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The Swimsuit Edition, Where Sexism Knows No Size

The Melissaverse

Apparently we’re all supposed to celebrate the fact that an average-sized woman will appear in this year’s Sports Illustrated swimsuit edition.

I’m told it’s some kind of triumph that, of the many women pointlessly objectified on the pages of a magazine that’s supposed to be about sports, one will be somewhat heavier than all the others. Sexism is so deeply woven into the fabric of sports in America that this, incredibly, is meant to represent progress.

Never mind that this year’s cover model, in addition to being exactly the size you’d expect her to be, is also waxed to within an inch of her life. Never mind that only average-sized model in the magazine appears not as part of an editorial layout but in an ad. Never mind that both women appear to have been liberally airbrushed, unless you believe neither of their bodies has a single stray hair, birthmark…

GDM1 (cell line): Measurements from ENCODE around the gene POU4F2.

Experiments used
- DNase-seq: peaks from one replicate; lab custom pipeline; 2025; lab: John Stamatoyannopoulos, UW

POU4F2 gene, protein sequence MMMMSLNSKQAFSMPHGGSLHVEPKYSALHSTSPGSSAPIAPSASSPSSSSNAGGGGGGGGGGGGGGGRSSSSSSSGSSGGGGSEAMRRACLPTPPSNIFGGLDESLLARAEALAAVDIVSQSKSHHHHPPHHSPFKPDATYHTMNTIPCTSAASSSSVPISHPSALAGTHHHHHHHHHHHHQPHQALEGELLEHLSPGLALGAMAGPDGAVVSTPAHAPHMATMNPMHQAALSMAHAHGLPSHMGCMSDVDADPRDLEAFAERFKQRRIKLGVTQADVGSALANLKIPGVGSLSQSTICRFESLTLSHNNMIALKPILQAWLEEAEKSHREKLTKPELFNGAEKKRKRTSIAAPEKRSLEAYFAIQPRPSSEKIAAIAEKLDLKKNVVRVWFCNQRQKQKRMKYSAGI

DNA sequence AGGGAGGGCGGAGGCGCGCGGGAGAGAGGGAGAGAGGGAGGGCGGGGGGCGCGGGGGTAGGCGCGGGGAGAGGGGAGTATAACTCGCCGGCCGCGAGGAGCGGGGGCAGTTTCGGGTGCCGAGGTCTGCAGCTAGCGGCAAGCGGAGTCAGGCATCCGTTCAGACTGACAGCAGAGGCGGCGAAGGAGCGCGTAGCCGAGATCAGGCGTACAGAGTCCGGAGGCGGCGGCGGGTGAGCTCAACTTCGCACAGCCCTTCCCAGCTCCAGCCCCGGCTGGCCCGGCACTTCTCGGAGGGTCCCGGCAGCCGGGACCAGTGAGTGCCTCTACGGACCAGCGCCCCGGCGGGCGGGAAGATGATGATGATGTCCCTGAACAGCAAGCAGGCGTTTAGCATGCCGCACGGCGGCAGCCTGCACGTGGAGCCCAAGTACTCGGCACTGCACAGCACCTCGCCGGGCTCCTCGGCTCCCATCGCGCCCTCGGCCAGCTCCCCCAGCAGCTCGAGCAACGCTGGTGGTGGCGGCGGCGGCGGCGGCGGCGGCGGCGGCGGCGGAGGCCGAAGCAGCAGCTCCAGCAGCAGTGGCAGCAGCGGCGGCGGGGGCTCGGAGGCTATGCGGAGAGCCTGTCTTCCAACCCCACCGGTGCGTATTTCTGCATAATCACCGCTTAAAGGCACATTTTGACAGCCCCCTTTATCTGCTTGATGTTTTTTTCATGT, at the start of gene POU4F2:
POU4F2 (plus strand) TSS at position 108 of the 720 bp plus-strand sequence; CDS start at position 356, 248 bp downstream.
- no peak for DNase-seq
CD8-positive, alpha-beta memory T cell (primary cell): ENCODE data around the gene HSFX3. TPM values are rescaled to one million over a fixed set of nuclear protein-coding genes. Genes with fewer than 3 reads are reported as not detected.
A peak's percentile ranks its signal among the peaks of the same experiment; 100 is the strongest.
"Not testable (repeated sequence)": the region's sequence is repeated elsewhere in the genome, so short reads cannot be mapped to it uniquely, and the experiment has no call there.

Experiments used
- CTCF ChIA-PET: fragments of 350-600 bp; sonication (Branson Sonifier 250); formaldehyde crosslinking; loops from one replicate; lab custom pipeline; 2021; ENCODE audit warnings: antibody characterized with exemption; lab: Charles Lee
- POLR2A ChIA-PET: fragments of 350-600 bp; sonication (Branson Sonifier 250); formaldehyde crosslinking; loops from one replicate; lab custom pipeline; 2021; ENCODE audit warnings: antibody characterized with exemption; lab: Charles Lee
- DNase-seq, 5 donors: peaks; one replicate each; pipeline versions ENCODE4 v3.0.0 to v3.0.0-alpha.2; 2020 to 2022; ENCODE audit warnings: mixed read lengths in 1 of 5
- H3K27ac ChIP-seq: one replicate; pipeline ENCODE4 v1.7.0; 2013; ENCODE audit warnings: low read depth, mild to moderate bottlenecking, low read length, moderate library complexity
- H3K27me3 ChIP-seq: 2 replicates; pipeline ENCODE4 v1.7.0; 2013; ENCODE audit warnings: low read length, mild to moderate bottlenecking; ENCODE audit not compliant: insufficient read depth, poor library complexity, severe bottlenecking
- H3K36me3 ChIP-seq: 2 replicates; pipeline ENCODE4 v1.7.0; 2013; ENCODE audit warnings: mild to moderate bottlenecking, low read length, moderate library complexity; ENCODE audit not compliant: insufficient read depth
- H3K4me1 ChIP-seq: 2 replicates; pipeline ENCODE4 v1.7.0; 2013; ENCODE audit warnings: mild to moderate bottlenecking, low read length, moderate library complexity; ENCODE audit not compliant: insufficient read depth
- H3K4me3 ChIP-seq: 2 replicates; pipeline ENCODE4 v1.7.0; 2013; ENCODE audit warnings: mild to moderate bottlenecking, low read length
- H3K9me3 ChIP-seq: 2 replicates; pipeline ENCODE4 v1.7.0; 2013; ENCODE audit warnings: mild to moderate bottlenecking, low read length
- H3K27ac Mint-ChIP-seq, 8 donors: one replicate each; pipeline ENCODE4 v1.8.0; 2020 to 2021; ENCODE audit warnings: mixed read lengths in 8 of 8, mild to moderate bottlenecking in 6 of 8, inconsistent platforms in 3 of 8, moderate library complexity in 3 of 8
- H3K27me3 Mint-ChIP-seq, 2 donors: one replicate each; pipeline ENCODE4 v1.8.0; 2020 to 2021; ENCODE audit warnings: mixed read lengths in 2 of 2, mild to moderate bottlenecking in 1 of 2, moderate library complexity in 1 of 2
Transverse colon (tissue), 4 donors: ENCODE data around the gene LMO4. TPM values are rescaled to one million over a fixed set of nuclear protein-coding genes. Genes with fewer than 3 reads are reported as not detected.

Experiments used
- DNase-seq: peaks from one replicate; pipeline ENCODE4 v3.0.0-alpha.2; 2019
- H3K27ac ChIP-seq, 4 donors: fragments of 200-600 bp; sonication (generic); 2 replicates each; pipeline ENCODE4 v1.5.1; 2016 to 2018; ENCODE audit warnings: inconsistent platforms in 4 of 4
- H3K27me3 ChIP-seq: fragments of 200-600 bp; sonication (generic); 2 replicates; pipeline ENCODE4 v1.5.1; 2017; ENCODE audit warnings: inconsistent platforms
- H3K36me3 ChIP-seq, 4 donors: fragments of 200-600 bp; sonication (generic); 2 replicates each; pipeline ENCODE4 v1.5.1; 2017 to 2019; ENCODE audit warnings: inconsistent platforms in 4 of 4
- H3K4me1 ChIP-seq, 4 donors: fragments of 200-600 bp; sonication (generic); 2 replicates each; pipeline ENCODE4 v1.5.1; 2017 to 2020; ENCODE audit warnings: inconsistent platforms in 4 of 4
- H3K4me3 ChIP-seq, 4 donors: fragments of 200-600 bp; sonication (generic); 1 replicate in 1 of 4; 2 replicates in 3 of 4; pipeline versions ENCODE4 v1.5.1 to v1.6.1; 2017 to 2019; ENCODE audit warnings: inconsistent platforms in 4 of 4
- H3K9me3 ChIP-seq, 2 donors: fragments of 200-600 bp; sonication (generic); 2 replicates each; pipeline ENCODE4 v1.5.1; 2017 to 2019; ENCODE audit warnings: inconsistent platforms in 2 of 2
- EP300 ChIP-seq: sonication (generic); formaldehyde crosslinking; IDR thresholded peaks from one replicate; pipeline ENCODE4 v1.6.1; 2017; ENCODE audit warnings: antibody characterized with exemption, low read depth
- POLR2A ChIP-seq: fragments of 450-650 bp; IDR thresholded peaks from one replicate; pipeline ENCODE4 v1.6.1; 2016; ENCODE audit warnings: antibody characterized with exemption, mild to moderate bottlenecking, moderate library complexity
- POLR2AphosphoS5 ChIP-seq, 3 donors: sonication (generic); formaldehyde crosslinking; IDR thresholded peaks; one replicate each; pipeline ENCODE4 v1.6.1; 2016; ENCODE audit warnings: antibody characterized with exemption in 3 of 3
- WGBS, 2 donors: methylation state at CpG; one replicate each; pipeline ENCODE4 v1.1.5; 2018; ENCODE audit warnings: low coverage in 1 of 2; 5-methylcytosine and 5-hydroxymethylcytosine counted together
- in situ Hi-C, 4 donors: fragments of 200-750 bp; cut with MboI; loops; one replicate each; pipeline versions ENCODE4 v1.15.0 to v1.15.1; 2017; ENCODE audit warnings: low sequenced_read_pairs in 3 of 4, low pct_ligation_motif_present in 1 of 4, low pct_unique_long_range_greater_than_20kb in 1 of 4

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Let’s talk; Islam and terrorism do not go hand-in-hand.

districtyellow

Let’s talk; Islam and terrorism do not go hand-in-hand.

Now I’m not saying that no terrorists believe in Islam, but I am saying this; not all terrorists are people of Islamic faith, they are not all Muslims, and the religious beliefs espoused by the Islamic faith do not condone terrorist action.  PhD M Amir Ali asserts that terrorist actions are condemned in the Quran and that it is also asserted that such action should be met by severe punishment. When we see terrorism enacted by individuals claiming they are doing so in the name of Islam it is important to keep in mind that these people are in the minority; they are extremists, they do not represent the belief of their religious community as a whole. These actions are not sanctioned by Islam; media coverage and fear mongering encourage us to see such terrorist actions as representative of a religion…